Papa had been coughing all night, a rumbling, hacking cough that awakened Juanito, the baby, who was frightened by the noise. Mama sat on a straw mat, rocking him, singing a lullaby. “Vaya cierre sus ojitos, close your little eyes, canasunganana, canasunganana,” she had cooed, but Juanito continued crying and Papa continued coughing, so no one got much sleep.
The sun was higher now, its bright yellow face reminding Felipe that it was time to go to the finca, the coffee plantation, to begin the day’s work. He slid the tecomate into the river, holding it steady, the water gurgling softly as it rose to the top. His shorts were cool against his skin from the river water, taking the edge off the heat that was already baking the dirt under his feet and drying the dampness in his hair.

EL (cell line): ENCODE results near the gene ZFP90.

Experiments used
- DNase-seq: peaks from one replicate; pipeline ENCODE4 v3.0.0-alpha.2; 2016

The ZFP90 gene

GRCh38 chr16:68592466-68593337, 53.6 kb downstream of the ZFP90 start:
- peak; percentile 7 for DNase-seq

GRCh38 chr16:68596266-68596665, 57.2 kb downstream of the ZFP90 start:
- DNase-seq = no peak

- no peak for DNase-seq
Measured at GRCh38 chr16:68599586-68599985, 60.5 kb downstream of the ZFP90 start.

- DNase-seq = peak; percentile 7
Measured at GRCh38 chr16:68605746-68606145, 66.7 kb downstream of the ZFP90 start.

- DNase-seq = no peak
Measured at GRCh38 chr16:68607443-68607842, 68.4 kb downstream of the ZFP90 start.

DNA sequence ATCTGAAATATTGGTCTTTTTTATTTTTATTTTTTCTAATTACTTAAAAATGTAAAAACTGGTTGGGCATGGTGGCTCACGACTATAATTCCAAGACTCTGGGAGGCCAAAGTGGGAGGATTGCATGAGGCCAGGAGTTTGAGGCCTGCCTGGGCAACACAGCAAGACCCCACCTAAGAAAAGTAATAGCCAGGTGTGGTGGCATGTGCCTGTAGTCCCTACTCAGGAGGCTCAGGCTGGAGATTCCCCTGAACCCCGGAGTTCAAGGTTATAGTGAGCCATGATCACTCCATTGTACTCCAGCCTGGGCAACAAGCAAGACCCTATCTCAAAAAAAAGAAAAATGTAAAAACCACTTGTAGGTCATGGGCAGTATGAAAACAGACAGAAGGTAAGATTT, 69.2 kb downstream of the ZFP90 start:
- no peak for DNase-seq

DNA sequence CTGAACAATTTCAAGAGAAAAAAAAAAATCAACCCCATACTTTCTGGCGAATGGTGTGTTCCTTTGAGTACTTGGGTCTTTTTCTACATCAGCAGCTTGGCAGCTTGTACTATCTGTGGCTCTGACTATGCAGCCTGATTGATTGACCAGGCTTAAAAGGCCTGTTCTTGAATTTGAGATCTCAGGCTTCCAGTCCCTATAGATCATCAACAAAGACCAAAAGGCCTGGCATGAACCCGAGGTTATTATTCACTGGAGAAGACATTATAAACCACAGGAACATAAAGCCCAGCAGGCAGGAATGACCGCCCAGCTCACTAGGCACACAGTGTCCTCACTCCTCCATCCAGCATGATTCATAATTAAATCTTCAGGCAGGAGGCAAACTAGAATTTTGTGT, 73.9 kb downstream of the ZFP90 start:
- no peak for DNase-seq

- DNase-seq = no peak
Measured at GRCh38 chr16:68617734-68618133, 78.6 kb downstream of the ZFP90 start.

The scent of smoke wafted through the air and Mama appeared in front of the choza, her black hair tied into a bun, her slender body bent over the hornilla cooking tortillas. The choza, a one room hut built of wood, had a thatched roof covered with dried grass and only a tiny window to allow in natural light, but this morning a streak of sun streamed across the dirt floor, dancing on the straw sleeping mats and Papa’s sombrero that sat in the corner.
The mats were usually rolled up and hung from the wall during the day, but today Papa was still lying there long after the sun rose. Felipe placed the tecomate in the corner next to a small bag of corn meal, two machetes, and Papa’s sombrero, then sat down on the floor next to Papa. Papa clutched the sides of the mat and attempted to push himself to a sitting position.
“Papa,” Felipe said quietly. “Papa, maybe you shouldn’t go to the finca today.”